Infrastructure as Code (IaC) Methods
Citizant’s DevSecOps engineers used Infrastructure as Code (IaC) methods to integrate Ansible Tower and Ansible Core with the CI/CD pipeline. On AWS GovCloud, the pipeline can automatically spin up a RedHat Enterprise Linux 7/8 Virtual Machine (VM) or Windows Server 2019 virtual machine by executing automated Ansible playbooks without manual intervention. With the Sysdig security platform integrated with the pipeline, we can automatically run our Security Patches Playbook to ensure these environments conform to Standard Baseline Configuration Guidelines. This end-to-end operation takes about seven minutes. Instead of patching a runtime server and creating a snowflake instance, now we can cut maintenance costs and time by applying patches to the image and making it available in the customer’s server marketplace. This automated IaC approach reduced server provisioning time from 34 days to only minutes.
By provisioning the hosting infrastructure automatically with IaC, our DevOps engineers demonstrated the end-to-end running of an enterprise application on the pipeline – from code commit and new VM build to deployment and execution of test cases, including destruction of the newly created VM – in under 22 minutes.
Reusable Microservices Pipeline Framework
Citizant developed a Reusable Microservices Pipeline Framework (RMPF) to automate the onboarding of microservices applications to the CI/CD pipeline. RFPF features include auto scaling, container-readiness scanning with RHAMT, and security scanning. RMPF enabled a large enterprise application to self-onboard 45 microservices to the pipeline without impact to other services. The average time from code commit to deployment is about 8 minutes.
CI/CD Pipeline Deployed on Containers
Citizant’s CI/CD pipeline is integrated with Platform as a Service (PaaS) tools – OpenShift 4 with Podman, Kubernetes, and Ansible. This helps reduce costs by lowering server footprint, removing snowflakes servers (reduce technical debt), and mitigating environment drifts. As a data point, we consolidated 3,000 servers to 180 containerized servers. At a cost of roughly $1,500 per server, our container deployment strategy resulted in a potential aggregate savings of more than $4 million.
We have also evaluated the Department of Defense’s Iron Bank for obtaining DevSecOps tool images. We also use the Red Hat Application Migration Toolkit (RHMTA) for generating the container readiness reports for more than 100 applications The RHAMT report allows the project team to be container ready by providing guidance on conforming to “12 Factor App” industry standard. Our pipeline supports container deployment for Spring Boot and JBoss applications using OpenShift. We have performed 12 production container deployments of the IRS Tax Litigation Counsel Automated Tracking System (TLCATS). At least seven other applications are containerized and deployed on OpenShift in non-production clusters. We have enabled logging features by integrating with Splunk for event and stream analysis. We have also implemented side-car container patterns for logging, single sign-on, and the OpenShift template for SiteMinder, a tool for enterprise Web access management.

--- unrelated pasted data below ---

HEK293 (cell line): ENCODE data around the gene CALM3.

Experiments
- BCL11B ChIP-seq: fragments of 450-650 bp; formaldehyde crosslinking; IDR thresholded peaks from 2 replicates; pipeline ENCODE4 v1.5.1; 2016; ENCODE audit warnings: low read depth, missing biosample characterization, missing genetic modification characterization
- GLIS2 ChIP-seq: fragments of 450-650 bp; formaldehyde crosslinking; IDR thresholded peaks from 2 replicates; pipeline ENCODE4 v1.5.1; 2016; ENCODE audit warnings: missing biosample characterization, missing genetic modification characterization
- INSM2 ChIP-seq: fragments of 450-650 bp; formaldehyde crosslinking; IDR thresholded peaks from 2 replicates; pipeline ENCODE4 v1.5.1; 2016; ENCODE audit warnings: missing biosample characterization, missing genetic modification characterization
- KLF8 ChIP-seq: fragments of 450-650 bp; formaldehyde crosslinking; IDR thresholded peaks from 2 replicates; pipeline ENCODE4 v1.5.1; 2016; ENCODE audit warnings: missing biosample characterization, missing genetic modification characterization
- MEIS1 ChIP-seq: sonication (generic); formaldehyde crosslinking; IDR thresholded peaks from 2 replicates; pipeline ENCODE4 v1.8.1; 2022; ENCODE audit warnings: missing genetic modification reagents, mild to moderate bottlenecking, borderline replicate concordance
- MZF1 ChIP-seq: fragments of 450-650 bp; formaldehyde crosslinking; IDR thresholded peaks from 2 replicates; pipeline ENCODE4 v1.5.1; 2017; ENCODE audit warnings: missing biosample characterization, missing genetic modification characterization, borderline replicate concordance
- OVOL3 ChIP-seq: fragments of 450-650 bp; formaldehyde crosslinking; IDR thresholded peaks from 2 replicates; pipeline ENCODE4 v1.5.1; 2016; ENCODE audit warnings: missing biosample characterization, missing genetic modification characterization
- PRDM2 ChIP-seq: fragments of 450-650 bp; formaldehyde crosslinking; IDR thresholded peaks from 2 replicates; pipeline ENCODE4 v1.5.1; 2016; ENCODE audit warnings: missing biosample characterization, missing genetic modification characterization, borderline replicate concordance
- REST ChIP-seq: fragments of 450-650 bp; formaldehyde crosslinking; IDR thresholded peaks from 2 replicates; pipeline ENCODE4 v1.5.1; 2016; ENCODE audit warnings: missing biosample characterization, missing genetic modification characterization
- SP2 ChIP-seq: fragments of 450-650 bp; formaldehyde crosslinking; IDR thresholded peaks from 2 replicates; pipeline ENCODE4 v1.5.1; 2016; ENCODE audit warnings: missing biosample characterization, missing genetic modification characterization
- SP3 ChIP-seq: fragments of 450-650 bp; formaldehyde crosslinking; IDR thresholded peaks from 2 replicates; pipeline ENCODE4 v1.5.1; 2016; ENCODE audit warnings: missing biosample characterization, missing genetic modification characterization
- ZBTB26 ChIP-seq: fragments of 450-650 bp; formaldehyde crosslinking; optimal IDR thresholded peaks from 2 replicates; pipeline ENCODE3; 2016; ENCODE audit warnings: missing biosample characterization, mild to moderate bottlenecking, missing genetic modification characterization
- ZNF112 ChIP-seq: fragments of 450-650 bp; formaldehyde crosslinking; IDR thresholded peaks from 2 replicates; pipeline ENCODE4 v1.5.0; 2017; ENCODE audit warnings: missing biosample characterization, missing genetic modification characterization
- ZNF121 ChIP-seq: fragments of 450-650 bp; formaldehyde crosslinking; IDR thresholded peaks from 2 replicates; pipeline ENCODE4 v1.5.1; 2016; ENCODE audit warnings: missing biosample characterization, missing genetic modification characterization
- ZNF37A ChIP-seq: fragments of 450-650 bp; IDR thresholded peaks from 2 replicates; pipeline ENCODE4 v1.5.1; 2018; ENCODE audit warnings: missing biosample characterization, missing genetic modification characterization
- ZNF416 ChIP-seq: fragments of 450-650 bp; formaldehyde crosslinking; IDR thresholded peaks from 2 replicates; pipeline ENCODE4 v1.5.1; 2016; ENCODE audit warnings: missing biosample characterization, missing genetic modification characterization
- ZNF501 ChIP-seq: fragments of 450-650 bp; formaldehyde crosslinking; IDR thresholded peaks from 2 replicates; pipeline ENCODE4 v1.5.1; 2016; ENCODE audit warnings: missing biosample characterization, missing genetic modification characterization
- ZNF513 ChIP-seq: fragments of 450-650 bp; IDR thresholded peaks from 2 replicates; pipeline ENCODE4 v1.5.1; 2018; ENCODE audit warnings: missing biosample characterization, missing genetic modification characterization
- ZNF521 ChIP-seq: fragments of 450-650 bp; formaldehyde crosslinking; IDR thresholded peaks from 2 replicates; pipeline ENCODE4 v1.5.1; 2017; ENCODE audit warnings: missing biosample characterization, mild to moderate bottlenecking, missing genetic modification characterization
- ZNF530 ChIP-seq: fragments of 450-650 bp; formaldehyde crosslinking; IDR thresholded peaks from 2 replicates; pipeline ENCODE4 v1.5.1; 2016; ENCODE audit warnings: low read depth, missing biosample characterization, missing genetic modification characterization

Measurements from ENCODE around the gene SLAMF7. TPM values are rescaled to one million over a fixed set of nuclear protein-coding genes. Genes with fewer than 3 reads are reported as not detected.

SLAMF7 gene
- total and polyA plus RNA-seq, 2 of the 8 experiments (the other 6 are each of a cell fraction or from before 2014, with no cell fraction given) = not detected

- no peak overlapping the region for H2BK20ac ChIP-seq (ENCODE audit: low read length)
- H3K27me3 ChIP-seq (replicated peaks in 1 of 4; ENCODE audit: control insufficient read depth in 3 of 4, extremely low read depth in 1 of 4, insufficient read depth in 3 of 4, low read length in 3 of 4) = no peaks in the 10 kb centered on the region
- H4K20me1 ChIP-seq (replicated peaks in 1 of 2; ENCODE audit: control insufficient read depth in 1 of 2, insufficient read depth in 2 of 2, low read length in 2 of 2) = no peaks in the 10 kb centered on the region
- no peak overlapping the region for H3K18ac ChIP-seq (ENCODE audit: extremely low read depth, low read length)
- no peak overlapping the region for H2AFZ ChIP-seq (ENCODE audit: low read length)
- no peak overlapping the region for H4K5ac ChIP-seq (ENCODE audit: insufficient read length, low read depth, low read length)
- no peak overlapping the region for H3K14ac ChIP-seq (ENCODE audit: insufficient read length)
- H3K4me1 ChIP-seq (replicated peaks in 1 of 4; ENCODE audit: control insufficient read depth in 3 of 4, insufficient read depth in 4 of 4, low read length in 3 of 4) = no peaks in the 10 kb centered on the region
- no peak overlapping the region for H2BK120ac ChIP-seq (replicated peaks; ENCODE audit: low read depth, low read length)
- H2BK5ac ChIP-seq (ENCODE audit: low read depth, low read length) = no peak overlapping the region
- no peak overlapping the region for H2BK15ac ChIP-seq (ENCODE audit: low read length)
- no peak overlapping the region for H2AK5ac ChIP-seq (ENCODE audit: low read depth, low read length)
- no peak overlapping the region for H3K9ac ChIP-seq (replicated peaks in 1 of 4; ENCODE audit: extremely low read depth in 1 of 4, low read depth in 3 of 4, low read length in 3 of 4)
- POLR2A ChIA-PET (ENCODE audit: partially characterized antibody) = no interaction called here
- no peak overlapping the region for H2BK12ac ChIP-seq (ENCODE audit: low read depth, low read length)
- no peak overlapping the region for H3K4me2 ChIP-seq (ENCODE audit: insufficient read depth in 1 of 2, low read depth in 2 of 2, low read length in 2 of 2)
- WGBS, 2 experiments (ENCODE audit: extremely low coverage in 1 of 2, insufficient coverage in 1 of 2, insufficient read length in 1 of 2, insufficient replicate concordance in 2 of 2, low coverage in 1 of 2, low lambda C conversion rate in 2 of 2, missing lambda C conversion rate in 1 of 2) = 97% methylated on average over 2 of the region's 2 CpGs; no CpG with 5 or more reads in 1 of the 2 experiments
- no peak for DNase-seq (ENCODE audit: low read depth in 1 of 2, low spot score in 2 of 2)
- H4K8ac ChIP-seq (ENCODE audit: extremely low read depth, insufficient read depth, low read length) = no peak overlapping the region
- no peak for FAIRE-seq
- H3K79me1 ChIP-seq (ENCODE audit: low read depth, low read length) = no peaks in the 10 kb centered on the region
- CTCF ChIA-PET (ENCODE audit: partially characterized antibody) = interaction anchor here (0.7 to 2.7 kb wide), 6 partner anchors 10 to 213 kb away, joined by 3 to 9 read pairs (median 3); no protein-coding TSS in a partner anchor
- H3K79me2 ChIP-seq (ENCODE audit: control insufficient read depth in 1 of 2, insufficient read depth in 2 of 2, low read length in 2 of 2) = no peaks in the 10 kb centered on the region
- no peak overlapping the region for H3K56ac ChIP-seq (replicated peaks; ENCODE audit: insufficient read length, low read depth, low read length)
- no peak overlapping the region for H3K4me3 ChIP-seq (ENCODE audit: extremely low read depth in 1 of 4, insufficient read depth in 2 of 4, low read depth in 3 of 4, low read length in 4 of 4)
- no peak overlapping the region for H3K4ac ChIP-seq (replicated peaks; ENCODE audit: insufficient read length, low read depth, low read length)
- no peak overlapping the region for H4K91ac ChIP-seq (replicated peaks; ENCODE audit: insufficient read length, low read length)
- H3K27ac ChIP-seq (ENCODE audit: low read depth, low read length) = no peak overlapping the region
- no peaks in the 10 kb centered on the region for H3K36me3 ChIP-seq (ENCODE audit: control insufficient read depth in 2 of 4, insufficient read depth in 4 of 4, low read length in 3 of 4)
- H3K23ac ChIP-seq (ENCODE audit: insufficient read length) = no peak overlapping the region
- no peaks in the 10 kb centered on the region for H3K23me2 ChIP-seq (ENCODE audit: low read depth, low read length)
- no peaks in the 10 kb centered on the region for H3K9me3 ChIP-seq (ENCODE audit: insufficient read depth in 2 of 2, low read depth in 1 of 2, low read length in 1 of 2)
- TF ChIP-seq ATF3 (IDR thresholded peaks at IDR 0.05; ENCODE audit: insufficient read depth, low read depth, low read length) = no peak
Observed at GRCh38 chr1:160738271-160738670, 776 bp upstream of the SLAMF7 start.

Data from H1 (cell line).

CI/CD Pipeline as “Compliance as Code”
Compliance as Code is baked into Citizant’s CI/CD pipeline. Each stage in the pipeline has gated compliance thresholds. If any stage does not pass the defined threshold, the pipeline stops and sends notifications for remedial action. These thresholds are established by working with various stakeholders such as Enterprise Architecture, Cybersecurity, and operations teams. One customer’s Cybersecurity team has created a Secure Code Matrix (SCM)-CMMI level for each application, which is baked into our pipeline. All metrics generated by the pipeline are tracked and reported for actionable outcomes. Even the pipeline itself is subject to Change Control Board (CCB) acceptance. We developed an automated tool to review compliance against the Definition of Done for a pipeline, which feeds into the CCB.
Before we implemented our CI/CD pipeline at one agency, a development team would manually submit their source code to CISO team for scanning when the app was ready for production. The agency typically took 2-3 weeks to generate a security report, with additional expensive delays for issue resolution or executive waivers. To resolve this challenge, we collaborated with project teams and the CISO team to integrate the CISO’s preferred tool into our pipeline. We iterated frequently until we could demonstrate that the report generated from our pipeline matched the report generated manually by the CISO team. As a result of this collaboration, the CISO trusted the pipeline security report and would approve code for production deployment based on this report.